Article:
Twitter: Follow @Health_Affairs live during the event, and join the conversation with #BorderHealth
In a country where one-in-seven residents is an immigrant, and about 15 million people live within 100 kilometers of the US-Mexican border, there are significant disparities in health status between people born in the US and those who have immigrated, and the demographics are changing constantly. The July 2021 thematic issue of Health Affairs takes an intensive look at the policy issues related to immigrants, borders, and health. Articles describe current migration trends sand supply new data analysis and commentary on how policies can address disparities and ease the disproportionate health burden borne by immigrants.
Border Health: Evidence & Policy Issues
Monday, July 12, 2021, 1:30-3 pm (EDT)
On Monday, July 12, Health Affairs Editor-in-Chief Alan Weil hosted an event focused on health and health policy on both sides of the US-Mexico border. Authors presented research on topics including life expectancy of populations who have crossed the border, insurance coverage statistics for adults and children, trauma and safety issues for those faced with expedited expulsion from America to the Northern Triangle, and the effects of COVID 19 on immigrants and asylum seekers. The event also featured a high-level conversation with well-known experts on the broader issues policy makers, including the new American president, are confronting every day.
Presenters (in alphabetical order):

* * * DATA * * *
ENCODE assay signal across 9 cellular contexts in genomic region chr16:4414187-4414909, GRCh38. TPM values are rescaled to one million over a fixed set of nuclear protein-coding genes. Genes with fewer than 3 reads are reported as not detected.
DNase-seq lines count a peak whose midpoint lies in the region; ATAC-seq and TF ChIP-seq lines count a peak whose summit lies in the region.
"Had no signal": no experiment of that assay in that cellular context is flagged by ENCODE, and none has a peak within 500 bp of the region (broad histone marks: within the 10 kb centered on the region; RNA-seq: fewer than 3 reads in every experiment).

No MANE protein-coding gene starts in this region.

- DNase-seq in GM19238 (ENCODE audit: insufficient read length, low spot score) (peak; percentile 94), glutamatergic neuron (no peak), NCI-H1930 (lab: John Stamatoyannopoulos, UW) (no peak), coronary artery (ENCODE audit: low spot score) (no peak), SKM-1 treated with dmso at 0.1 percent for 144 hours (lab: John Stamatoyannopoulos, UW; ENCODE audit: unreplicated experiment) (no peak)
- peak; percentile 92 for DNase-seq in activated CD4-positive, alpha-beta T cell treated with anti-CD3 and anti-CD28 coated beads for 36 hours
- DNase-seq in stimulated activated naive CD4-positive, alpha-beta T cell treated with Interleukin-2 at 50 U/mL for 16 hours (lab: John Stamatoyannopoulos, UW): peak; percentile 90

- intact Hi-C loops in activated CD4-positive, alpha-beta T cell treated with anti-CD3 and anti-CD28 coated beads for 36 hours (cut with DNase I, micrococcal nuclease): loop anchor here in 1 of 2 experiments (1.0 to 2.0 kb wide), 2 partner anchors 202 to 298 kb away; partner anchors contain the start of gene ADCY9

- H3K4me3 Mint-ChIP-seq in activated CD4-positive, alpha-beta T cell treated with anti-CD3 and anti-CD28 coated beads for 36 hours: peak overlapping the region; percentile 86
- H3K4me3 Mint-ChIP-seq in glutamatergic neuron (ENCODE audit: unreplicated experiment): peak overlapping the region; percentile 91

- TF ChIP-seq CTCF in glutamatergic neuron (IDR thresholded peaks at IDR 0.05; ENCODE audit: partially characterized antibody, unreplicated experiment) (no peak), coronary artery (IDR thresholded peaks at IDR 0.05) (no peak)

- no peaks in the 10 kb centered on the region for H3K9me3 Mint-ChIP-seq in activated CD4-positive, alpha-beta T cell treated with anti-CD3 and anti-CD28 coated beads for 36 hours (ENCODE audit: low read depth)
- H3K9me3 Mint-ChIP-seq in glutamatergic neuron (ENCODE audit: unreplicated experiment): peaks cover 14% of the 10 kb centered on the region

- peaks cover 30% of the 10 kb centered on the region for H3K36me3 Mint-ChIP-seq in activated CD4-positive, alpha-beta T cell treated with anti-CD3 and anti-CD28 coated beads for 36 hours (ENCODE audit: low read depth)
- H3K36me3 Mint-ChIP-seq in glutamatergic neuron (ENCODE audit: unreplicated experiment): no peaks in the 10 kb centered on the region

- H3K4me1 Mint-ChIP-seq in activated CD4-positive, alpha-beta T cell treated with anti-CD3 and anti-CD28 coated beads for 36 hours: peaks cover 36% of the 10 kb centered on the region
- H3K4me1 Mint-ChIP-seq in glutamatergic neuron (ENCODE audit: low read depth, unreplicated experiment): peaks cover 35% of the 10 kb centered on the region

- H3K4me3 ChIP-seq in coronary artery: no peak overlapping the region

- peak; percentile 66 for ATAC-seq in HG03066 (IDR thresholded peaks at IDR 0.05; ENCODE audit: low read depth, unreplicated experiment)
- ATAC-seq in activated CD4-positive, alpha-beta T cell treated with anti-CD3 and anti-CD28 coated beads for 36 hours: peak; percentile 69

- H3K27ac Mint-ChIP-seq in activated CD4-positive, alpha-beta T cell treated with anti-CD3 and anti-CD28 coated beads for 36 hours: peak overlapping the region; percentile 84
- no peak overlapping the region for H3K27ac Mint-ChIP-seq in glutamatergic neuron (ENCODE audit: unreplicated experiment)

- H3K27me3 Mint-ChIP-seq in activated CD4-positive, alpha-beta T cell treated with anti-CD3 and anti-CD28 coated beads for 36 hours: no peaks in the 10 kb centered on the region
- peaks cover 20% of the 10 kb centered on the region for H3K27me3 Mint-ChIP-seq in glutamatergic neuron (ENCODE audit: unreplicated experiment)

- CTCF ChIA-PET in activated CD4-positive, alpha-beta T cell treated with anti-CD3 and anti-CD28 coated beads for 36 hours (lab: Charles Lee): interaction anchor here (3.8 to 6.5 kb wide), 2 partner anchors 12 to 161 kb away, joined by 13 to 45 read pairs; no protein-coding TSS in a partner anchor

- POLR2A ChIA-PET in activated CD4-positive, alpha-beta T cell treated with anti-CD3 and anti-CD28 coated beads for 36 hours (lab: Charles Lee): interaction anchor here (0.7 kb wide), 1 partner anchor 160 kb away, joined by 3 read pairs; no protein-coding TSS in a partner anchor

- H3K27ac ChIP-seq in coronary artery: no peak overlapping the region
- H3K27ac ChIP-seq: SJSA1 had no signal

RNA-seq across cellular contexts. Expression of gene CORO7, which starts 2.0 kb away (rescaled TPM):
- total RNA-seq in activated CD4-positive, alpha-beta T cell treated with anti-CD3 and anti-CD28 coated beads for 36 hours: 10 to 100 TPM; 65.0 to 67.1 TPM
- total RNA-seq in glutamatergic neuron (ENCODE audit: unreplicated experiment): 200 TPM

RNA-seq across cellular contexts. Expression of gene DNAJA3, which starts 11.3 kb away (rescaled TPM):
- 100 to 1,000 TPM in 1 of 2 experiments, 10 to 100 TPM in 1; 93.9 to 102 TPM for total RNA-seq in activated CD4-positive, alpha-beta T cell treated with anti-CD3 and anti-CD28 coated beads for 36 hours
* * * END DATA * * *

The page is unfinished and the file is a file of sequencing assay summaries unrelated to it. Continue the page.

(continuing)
- Ietza Bojorquez-Chapela, Professor-Researcher, El Colegio de la Frontera Norte, on “In-Transit Migrants And Asylum Seekers: Inclusion Gaps In Mexico’s COVID-19 Health Policy Response”
- Sharon Borja, Assistant Professor, Graduate College of Social Work, University of Houston, on “Health Insurance Access Among U.S. Citizen Children in Mexico: National and Transborder Policy Implications”
- Arturo Vargas Bustamante, Professor of Health Policy and Management, UCLA Fielding School of Public Health
- Xóchitl Castañeda, Founding Director, Health Initiative of the Americas, School of Public Health, University of California Berkeley
- Hilda Dávila Chávez, former Director General of International Relations, Secretaria de Salud, Mexico; US-Mexico Border Health Commission delegate; and Seminario de Estudios de la Globalidad, Universidad Nacional Autónoma de México
- Nicholas Cuneo, Assistant Professor of Pediatrics, Johns Hopkins School of Medicine, on “What Counts As ‘Safe’?: An Analysis Of Forensic Evaluations From Northern Triangle Of Central America Asylum-Seekers”
- Rodrigo Dominguez-Villegas, Director of Research, Latino Policy and Politics Initiative, UCLA, on “Health Insurance Coverage In Mexico Among Return Migrants: Differences Between Voluntary Return Migrants And Deportees”
- Sandra Hernández, President and CEO, California Health Care Foundation
- Elizabeth A. Pollock, Assistant Scientist, University of Wisconsin Population Health Institute, University of Wisconsin–Madison, on “Life Expectancy at the US-Mexico Border: Evidence of Place- and Race-based Disparities”
Health Affairs is grateful to Arturo Vargas Bustamante of UCLA Fielding School of Public Health who served as theme issue adviser, and thanks the California Health Care Foundation, The California Endowment, and Con Alma Health Foundation for their financial support of this issue.